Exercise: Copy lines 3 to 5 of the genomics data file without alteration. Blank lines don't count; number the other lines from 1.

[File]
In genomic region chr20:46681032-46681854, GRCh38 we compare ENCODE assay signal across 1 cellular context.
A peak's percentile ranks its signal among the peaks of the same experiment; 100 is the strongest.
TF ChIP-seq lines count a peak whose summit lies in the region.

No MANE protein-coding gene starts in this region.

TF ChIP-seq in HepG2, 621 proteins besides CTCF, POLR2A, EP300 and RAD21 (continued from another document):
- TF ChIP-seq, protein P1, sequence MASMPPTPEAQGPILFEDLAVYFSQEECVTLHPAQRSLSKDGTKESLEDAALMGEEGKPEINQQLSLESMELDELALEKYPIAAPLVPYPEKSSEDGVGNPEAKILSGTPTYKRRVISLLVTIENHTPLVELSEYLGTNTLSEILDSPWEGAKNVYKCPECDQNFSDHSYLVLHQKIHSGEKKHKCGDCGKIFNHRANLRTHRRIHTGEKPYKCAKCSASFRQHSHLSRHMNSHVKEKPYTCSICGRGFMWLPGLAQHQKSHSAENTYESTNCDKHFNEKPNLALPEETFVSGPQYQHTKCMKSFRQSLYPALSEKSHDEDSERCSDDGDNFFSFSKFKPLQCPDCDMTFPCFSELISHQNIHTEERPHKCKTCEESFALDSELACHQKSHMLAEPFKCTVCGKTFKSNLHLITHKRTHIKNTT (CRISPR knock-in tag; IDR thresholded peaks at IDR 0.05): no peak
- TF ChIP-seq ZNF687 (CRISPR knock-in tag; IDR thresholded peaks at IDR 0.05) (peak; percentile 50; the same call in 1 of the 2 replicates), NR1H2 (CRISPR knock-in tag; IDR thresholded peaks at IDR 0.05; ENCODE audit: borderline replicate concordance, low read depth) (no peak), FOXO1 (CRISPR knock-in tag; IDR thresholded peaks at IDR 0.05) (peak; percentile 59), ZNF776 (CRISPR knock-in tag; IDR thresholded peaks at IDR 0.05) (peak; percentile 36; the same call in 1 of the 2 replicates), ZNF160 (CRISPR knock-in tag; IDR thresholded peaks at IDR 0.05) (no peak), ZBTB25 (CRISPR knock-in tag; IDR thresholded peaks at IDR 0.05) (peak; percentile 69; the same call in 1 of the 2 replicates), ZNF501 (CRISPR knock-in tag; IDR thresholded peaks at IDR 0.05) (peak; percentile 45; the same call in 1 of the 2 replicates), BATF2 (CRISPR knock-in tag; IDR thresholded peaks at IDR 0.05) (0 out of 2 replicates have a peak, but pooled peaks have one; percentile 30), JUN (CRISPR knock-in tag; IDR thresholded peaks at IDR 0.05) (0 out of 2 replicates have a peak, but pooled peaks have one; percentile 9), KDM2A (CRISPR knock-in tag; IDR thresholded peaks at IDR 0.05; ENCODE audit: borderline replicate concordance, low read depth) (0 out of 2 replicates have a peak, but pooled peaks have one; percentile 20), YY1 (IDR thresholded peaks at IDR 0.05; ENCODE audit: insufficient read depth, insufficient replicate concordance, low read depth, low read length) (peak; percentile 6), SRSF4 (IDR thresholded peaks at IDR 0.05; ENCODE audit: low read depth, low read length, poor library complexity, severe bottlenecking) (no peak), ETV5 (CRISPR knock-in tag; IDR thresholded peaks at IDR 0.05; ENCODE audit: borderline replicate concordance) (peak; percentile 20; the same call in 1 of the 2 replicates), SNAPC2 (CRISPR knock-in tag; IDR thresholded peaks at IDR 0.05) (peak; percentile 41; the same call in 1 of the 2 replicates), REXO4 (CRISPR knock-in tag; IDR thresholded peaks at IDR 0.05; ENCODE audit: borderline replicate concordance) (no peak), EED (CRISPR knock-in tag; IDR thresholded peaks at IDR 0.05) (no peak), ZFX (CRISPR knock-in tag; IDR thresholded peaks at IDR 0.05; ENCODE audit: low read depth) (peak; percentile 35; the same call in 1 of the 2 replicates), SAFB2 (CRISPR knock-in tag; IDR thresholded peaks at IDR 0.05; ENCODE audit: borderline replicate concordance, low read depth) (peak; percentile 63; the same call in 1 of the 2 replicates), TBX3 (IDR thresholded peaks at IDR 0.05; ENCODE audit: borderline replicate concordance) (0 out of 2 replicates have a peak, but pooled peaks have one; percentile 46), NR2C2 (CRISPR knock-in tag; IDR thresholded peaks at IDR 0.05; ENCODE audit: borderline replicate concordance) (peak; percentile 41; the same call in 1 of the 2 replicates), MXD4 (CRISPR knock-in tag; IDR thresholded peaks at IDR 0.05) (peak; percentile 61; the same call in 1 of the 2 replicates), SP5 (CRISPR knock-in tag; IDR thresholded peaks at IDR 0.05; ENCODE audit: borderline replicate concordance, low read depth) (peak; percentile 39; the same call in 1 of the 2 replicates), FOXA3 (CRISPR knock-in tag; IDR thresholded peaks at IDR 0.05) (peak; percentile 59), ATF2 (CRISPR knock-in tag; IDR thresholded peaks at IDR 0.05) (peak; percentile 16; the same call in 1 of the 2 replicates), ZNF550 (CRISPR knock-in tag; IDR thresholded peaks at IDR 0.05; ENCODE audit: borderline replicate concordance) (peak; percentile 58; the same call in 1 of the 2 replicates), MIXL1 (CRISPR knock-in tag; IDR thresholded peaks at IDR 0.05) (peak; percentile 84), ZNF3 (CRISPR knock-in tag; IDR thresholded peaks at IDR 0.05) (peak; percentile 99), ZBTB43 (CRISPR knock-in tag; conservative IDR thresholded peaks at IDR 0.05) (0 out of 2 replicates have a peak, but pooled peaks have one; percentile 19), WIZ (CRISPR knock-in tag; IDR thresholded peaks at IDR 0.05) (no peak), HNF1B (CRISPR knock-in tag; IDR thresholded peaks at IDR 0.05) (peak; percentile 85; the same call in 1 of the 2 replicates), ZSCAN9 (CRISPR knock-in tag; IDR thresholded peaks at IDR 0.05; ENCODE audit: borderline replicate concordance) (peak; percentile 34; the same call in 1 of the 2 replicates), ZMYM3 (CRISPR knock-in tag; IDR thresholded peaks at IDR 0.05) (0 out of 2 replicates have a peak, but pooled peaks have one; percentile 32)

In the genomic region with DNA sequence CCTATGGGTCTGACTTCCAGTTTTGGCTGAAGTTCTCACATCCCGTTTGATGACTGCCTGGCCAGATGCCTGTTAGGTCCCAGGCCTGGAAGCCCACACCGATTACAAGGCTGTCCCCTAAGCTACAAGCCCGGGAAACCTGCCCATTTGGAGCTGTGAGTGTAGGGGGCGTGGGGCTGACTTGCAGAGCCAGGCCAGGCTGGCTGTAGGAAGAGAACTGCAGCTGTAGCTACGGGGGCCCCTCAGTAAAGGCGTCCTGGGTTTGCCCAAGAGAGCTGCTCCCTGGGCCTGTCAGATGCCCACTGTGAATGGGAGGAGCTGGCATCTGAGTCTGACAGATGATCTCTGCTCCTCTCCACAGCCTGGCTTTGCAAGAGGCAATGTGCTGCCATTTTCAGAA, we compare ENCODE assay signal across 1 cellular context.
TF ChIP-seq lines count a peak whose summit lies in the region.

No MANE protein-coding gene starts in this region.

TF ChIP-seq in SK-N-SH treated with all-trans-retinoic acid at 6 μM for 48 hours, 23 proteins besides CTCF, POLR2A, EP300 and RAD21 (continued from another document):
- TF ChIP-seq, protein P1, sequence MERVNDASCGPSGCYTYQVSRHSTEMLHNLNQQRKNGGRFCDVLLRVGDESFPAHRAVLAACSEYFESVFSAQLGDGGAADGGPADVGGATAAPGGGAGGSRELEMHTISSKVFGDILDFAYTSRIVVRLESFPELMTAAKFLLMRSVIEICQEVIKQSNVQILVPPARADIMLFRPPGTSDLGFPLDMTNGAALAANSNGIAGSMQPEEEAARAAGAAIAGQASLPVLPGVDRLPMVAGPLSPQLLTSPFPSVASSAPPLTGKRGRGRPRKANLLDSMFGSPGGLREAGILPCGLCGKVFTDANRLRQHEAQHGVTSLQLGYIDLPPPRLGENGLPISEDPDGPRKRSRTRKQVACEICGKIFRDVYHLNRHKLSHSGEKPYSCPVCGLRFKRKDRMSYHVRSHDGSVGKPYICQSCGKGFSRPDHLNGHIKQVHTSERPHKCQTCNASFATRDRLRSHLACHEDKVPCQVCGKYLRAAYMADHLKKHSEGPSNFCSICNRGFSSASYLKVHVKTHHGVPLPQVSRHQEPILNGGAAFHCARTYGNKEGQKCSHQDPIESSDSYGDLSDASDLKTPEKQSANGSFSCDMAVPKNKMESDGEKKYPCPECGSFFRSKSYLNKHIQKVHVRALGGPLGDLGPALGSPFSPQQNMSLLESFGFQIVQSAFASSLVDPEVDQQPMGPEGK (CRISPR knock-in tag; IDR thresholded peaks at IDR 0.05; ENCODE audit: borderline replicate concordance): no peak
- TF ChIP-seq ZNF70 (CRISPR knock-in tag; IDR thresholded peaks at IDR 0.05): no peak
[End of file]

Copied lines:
TF ChIP-seq lines count a peak whose summit lies in the region.

No MANE protein-coding gene starts in this region.

TF ChIP-seq in HepG2, 621 proteins besides CTCF, POLR2A, EP300 and RAD21 (continued from another document):